Thursday, February 10, 2005
The Hits Keep On Coming From Iraq
Yesterday was truly a day of new things. Here I am in Iraqâ€¦and it snowed. We still have dusting left over this morning, but the Iraqi people were out taking pictures of it. In addition, the insurgents tend to stay inside on cold or rainy days. Not so yesterday. We had two missions, one of which was to escort Explosives & Ordnance Disposal (EOD) to disarm an Improvised Explosive Device (IED). Once it was disarmed and we had it loaded into one of our trucks, we received small arms fire (rifles). Seeing how our job was done, we threw EOD into their vehicles (literally) and started to move out. Our 1st Squad did a great job of laying down suppressive fire (shooting back) while we could get EOD loaded up. There were some infantry in the area that also received a Rocket Propelled Grenade (RPG) attack in that same area earlier. From the reports that I received, no one was injured.
Later that day, we had a call that a Vehicle Borne IED (car bomb) had been set off near some infantry troops but a huge artillery shell (155mm for those of you that know anything about artillery shells) that was part of the bomb didnâ€™t blow and was still there. As we were loading it up to get rid of, a donkey-pulled cart came around the corner with no driver. On the cart was a 55-gallon barrel. Not knowing what was in it, the infantry guys tried to scare off the donkey, but as it came closer to where we were working, the infantry had to shoot the donkey. We have had reports of insurgents sending explosives in such a manner so you can never be too careful.
The people of Iraq are cautious. When we come rolling down the street, they pull their vehicles off to the side of the road (you would too if an armored personnel carrier with a 50 caliber machine gun on top was behind you). Itâ€™s hard to imagine how these people live in such conditions. We had a call the other day where we had to recover a mortar round that had landed in an elementary school courtyard. The children had tied a string to the part that was sticking out of the ground and were going to pull it out when their teacher stopped them and called it in. The children are always excited to see us go by. They will come out of their homes and wave at us or give us a thumbs up. The Iraqi National Guard (about the only military the country has left) has a bit to be desired. They had a station right next to where we were taking fire yesterday and the few guys that were outside quickly made their way back inside. Oh well.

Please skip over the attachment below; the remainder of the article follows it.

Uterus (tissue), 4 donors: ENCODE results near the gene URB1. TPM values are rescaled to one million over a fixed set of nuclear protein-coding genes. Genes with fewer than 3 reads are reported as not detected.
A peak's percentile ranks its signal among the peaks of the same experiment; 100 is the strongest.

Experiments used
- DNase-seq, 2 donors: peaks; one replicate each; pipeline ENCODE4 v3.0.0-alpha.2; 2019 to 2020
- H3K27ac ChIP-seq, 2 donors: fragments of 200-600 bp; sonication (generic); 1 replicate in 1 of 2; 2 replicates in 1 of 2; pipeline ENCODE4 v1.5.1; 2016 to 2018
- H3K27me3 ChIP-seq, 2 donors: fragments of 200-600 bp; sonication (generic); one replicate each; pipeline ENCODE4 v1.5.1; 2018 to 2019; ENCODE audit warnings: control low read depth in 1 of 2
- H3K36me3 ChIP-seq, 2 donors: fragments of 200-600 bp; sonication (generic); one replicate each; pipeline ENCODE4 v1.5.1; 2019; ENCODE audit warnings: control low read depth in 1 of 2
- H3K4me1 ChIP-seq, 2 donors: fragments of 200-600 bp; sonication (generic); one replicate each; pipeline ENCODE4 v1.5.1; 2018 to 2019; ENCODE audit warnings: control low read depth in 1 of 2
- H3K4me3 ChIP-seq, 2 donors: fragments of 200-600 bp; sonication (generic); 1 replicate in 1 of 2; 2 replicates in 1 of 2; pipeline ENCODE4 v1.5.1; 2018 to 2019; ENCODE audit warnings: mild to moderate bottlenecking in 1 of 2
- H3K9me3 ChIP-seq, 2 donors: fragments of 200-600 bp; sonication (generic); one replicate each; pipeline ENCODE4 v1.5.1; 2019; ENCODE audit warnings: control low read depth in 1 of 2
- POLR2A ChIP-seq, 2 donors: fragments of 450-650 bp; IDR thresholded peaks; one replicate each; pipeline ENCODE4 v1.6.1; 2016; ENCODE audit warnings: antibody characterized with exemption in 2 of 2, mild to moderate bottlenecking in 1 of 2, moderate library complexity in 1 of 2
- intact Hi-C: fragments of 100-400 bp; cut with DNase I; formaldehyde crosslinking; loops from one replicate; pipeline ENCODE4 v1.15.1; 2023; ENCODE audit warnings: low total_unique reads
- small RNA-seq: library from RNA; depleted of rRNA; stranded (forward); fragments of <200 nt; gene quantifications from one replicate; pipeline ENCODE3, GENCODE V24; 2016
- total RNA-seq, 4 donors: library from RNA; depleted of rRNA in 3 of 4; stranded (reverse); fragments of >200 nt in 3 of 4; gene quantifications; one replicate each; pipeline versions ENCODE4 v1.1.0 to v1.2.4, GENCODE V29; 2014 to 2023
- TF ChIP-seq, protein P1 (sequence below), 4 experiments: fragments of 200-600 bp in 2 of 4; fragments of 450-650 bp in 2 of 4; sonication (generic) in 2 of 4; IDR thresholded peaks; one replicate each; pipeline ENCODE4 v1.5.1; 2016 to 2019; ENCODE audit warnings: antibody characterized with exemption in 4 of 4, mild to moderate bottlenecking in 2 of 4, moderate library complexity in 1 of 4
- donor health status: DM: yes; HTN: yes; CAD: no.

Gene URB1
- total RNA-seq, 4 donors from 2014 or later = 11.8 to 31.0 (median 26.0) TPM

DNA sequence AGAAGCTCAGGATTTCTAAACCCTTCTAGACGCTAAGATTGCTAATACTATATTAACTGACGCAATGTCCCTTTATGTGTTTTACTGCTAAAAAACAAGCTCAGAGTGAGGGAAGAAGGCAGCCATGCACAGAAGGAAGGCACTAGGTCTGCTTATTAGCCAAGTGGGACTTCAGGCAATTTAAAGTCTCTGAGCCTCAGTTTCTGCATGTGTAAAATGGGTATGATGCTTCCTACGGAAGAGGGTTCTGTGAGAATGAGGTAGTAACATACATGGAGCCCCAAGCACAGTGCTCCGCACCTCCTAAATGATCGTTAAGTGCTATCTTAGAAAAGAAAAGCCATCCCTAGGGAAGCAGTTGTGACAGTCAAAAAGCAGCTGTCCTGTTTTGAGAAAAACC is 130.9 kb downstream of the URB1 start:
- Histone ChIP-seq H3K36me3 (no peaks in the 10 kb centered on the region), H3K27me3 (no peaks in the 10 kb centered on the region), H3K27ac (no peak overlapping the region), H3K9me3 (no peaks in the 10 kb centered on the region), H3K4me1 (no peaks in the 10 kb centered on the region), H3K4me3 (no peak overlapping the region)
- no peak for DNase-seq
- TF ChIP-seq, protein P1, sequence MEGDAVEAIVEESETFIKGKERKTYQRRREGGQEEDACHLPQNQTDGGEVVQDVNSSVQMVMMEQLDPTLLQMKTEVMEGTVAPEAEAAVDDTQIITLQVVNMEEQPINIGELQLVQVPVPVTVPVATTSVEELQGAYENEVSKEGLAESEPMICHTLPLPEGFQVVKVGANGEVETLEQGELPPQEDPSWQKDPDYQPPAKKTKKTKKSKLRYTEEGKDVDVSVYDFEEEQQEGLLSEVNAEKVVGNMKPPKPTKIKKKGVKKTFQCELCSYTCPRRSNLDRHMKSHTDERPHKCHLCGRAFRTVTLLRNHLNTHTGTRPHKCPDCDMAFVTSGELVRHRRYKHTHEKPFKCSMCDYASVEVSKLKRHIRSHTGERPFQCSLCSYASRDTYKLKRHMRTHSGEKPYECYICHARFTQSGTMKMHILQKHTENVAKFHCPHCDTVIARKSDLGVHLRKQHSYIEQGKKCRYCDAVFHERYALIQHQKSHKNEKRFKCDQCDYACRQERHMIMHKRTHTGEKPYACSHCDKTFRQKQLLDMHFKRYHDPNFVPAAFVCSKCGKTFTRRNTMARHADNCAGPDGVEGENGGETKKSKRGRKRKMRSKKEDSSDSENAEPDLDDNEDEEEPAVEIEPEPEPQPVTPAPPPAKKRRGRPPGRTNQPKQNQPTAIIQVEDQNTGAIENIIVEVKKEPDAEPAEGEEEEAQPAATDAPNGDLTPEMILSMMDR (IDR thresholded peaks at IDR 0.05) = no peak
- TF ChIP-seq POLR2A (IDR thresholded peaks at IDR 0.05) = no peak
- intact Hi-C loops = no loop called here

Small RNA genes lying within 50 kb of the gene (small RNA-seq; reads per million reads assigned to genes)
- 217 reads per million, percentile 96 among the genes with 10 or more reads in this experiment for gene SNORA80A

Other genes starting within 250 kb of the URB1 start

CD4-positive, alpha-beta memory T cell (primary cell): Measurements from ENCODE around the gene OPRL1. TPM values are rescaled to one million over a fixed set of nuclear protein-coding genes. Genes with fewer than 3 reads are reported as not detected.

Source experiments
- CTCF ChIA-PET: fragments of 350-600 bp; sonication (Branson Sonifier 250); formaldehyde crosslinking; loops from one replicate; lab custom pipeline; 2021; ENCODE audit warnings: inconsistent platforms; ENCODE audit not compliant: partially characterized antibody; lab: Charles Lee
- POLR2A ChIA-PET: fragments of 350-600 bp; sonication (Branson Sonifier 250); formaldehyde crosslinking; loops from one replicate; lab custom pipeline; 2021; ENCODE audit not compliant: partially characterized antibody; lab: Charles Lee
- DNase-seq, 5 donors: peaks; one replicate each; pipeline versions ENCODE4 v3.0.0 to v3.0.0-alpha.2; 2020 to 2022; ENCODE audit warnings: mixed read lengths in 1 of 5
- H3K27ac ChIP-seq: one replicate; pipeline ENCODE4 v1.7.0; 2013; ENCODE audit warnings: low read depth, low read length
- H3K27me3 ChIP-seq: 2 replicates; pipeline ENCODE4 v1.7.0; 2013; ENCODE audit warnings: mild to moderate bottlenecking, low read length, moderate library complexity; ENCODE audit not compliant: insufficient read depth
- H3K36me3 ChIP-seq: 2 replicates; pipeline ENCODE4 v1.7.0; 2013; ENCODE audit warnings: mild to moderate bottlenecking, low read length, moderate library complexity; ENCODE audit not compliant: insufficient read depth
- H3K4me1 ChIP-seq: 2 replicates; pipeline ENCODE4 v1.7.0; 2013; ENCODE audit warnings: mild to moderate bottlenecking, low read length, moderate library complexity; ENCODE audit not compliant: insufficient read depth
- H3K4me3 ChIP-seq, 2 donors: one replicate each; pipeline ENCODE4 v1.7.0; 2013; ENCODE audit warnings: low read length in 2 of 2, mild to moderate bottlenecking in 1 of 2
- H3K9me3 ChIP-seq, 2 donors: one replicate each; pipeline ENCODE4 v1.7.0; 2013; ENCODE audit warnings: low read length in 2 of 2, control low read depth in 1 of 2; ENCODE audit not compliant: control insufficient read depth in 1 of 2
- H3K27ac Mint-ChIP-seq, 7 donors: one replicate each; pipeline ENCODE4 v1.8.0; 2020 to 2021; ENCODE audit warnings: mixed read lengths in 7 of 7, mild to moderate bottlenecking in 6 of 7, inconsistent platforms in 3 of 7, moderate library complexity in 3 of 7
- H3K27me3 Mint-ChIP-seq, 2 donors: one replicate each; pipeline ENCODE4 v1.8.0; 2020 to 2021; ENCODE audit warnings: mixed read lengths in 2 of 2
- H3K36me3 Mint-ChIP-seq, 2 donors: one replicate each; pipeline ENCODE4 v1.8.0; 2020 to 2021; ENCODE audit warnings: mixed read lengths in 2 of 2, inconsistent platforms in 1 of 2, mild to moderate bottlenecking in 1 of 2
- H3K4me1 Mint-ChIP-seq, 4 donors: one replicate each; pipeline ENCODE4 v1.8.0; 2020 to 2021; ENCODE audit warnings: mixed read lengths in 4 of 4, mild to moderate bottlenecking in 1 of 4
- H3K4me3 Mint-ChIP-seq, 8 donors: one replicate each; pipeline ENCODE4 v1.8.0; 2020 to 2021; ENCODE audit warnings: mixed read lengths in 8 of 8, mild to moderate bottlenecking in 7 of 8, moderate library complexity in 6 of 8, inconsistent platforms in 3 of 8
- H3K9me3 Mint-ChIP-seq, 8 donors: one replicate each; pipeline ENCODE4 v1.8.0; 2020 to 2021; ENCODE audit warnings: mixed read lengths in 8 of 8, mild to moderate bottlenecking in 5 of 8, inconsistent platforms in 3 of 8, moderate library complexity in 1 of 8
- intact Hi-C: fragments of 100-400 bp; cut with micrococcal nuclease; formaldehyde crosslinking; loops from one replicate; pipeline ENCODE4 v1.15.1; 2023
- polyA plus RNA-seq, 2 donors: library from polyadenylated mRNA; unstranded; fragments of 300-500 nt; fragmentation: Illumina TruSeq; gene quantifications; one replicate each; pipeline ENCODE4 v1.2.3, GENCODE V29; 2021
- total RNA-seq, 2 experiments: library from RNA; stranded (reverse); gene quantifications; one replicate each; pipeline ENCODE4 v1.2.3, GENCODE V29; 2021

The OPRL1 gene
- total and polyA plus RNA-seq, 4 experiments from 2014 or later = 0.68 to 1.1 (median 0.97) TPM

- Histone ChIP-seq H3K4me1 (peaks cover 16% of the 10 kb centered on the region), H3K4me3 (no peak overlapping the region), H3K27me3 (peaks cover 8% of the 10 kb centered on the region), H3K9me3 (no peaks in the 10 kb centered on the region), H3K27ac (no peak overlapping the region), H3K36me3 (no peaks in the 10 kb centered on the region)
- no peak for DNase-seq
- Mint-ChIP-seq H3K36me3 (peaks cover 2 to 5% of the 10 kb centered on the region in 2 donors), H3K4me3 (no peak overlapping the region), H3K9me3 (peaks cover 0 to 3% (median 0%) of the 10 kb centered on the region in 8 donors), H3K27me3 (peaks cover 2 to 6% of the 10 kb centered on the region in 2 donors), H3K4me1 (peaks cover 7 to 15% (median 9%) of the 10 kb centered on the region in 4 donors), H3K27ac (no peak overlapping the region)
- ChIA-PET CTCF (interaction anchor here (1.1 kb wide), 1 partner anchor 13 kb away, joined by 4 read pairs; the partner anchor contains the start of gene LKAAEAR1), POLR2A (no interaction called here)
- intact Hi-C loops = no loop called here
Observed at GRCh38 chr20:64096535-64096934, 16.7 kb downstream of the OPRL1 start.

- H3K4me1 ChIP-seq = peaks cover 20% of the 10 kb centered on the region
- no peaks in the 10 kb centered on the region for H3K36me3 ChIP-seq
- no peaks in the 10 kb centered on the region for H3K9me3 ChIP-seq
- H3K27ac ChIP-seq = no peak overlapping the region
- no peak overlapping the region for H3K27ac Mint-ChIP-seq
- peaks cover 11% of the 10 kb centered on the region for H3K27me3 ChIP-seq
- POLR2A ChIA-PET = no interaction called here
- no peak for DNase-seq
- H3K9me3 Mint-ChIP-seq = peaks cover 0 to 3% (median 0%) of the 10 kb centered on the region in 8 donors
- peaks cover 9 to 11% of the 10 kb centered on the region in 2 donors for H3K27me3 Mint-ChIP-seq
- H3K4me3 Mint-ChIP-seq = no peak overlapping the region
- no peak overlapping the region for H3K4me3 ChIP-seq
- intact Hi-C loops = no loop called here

Life here is not too bad. We are starting to get into some type of routine. Of course we are on call 24 hours a day to handle UXOs or IEDs. For the most part we donâ€™t get called too much in the nighttime. The food could be a little better. It does make me look forward to home cookingâ€¦even Momâ€™s home cooking!!! So far the guys are holding up well. Weâ€™ve shifted a few guys around, as many of them have never been out of the state of Indiana before so theyâ€™re trying to find their niche.
Please continue to pray for our troops. Each one of the guys goes through each and every day trying to stay focused on the mission while still trying to deal with issues that are occurring at home while being 5000 miles away. Also please pray for the Iraqi people. They are living in such troubled times and have trouble seeing anything farther than the next few days. They truly live for the moment, as their future is so cloudy.